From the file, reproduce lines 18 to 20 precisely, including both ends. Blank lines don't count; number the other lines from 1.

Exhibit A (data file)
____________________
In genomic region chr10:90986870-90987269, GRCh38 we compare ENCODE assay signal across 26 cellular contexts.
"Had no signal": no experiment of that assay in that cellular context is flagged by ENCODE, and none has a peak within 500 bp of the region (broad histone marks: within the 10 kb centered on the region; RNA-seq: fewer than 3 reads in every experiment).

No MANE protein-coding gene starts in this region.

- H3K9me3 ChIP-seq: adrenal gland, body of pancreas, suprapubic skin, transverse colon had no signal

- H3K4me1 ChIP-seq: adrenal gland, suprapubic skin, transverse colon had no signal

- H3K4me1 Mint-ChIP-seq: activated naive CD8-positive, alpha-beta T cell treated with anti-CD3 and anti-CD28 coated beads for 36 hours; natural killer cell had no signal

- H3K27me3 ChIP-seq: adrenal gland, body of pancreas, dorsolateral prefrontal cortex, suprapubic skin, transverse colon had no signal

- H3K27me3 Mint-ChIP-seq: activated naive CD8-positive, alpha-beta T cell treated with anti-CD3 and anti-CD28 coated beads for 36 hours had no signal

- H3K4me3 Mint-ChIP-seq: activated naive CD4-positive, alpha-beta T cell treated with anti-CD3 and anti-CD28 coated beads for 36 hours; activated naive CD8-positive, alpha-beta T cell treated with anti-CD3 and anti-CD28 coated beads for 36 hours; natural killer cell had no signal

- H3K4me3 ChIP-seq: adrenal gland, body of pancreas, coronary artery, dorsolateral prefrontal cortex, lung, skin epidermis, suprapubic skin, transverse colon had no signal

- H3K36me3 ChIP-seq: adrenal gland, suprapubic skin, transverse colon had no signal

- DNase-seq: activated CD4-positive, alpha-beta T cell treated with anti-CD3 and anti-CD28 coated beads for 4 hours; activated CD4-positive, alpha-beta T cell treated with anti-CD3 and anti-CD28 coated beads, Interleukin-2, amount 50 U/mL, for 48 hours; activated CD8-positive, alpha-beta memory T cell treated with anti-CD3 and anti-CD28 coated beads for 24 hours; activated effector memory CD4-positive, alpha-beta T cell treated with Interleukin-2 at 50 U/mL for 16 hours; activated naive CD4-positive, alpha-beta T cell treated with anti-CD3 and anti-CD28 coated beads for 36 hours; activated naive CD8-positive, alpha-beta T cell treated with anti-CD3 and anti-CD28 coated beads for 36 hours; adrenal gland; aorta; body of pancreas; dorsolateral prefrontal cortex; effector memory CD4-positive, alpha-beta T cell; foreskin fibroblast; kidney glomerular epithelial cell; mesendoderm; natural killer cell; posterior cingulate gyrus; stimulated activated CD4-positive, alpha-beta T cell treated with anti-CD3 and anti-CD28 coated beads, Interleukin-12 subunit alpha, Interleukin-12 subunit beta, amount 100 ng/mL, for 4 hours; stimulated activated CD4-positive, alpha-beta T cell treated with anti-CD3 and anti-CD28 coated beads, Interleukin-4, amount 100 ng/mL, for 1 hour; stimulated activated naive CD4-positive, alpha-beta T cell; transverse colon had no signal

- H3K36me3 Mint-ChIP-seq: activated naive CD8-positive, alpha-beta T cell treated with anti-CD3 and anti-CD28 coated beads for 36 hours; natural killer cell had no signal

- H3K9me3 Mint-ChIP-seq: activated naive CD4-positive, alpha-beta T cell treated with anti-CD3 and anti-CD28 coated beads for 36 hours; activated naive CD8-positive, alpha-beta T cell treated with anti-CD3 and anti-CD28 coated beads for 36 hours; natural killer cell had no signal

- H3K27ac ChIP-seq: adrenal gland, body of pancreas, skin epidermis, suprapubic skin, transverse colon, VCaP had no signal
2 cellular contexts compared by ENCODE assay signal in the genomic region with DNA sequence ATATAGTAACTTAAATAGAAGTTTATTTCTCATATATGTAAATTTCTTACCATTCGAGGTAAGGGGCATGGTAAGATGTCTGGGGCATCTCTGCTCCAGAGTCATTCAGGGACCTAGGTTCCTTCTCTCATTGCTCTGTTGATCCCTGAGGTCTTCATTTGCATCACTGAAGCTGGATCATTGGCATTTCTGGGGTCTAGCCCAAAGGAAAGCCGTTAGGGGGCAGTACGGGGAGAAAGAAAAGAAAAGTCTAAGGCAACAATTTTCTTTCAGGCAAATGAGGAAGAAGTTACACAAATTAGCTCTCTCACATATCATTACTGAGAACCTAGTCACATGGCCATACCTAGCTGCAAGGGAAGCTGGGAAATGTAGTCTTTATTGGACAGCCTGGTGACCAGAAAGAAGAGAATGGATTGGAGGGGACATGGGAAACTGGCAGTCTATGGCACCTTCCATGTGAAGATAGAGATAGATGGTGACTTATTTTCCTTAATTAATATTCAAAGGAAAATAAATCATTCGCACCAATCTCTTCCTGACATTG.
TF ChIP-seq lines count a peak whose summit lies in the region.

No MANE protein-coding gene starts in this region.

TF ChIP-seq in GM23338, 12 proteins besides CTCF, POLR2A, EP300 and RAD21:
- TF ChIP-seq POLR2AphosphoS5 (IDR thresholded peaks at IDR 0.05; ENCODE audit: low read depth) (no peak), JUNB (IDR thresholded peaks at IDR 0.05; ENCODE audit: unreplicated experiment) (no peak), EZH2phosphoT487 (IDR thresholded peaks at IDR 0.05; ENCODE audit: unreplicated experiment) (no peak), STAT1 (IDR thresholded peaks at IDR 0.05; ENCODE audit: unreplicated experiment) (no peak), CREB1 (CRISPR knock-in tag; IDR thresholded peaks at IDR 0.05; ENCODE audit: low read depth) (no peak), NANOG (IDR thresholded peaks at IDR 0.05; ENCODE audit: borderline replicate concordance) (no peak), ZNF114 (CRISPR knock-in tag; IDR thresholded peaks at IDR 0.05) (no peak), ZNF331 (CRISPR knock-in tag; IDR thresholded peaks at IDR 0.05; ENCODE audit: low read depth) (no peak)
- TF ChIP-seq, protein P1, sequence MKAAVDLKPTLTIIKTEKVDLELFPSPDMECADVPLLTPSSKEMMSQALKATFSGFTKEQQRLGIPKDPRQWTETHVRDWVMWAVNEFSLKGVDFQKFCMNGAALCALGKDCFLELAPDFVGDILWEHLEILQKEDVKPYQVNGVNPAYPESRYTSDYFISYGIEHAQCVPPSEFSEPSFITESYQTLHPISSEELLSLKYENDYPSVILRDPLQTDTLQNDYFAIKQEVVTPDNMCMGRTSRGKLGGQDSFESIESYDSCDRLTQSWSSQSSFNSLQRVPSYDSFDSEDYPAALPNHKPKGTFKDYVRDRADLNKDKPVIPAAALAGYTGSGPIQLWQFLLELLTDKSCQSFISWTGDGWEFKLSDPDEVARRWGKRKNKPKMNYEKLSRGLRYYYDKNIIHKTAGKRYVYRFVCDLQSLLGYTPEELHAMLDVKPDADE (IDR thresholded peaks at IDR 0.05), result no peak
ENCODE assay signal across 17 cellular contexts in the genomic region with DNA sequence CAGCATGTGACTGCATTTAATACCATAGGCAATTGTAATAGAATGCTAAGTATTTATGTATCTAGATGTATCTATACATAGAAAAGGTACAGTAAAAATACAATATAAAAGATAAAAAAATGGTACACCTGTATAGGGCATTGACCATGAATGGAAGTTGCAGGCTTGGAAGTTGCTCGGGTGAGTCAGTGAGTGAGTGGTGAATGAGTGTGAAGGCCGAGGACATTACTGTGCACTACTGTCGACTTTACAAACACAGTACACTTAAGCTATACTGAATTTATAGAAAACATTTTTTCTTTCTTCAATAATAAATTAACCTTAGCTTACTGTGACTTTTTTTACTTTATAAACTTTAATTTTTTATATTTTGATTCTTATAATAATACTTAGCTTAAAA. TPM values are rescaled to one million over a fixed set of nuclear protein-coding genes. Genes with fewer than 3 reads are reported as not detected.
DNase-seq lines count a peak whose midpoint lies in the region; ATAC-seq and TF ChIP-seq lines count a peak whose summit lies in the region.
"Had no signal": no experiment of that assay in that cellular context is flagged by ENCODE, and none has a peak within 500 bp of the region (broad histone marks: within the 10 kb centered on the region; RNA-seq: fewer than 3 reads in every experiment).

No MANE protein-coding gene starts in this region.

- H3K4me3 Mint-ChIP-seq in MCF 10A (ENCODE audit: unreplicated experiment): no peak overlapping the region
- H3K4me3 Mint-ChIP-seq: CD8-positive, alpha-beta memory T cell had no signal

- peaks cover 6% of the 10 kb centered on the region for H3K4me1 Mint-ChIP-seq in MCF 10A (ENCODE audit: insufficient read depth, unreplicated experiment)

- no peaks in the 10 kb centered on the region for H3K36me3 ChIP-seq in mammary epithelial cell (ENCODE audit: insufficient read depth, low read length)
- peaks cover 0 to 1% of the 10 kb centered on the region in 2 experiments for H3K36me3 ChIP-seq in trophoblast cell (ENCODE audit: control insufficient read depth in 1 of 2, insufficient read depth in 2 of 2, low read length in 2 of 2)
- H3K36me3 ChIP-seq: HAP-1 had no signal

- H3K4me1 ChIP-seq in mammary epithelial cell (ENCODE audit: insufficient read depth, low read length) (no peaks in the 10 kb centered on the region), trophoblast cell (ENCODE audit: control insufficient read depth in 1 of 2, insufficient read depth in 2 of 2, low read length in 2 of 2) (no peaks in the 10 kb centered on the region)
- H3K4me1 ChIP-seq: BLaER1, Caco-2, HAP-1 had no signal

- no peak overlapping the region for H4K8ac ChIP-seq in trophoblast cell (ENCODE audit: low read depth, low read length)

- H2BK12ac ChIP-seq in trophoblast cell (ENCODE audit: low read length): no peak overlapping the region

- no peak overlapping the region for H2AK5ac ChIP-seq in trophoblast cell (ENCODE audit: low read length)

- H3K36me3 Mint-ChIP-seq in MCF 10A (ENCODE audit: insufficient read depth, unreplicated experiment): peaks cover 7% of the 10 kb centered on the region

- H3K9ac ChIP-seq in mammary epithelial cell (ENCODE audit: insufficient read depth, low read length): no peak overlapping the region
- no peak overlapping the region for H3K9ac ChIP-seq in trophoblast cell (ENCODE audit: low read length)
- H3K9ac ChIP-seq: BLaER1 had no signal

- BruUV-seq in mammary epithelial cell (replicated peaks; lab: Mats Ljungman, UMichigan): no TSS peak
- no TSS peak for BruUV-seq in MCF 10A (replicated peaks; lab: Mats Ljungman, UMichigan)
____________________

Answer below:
No MANE protein-coding gene starts in this region.

TF ChIP-seq in GM23338, 12 proteins besides CTCF, POLR2A, EP300 and RAD21:
- TF ChIP-seq POLR2AphosphoS5 (IDR thresholded peaks at IDR 0.05; ENCODE audit: low read depth) (no peak), JUNB (IDR thresholded peaks at IDR 0.05; ENCODE audit: unreplicated experiment) (no peak), EZH2phosphoT487 (IDR thresholded peaks at IDR 0.05; ENCODE audit: unreplicated experiment) (no peak), STAT1 (IDR thresholded peaks at IDR 0.05; ENCODE audit: unreplicated experiment) (no peak), CREB1 (CRISPR knock-in tag; IDR thresholded peaks at IDR 0.05; ENCODE audit: low read depth) (no peak), NANOG (IDR thresholded peaks at IDR 0.05; ENCODE audit: borderline replicate concordance) (no peak), ZNF114 (CRISPR knock-in tag; IDR thresholded peaks at IDR 0.05) (no peak), ZNF331 (CRISPR knock-in tag; IDR thresholded peaks at IDR 0.05; ENCODE audit: low read depth) (no peak)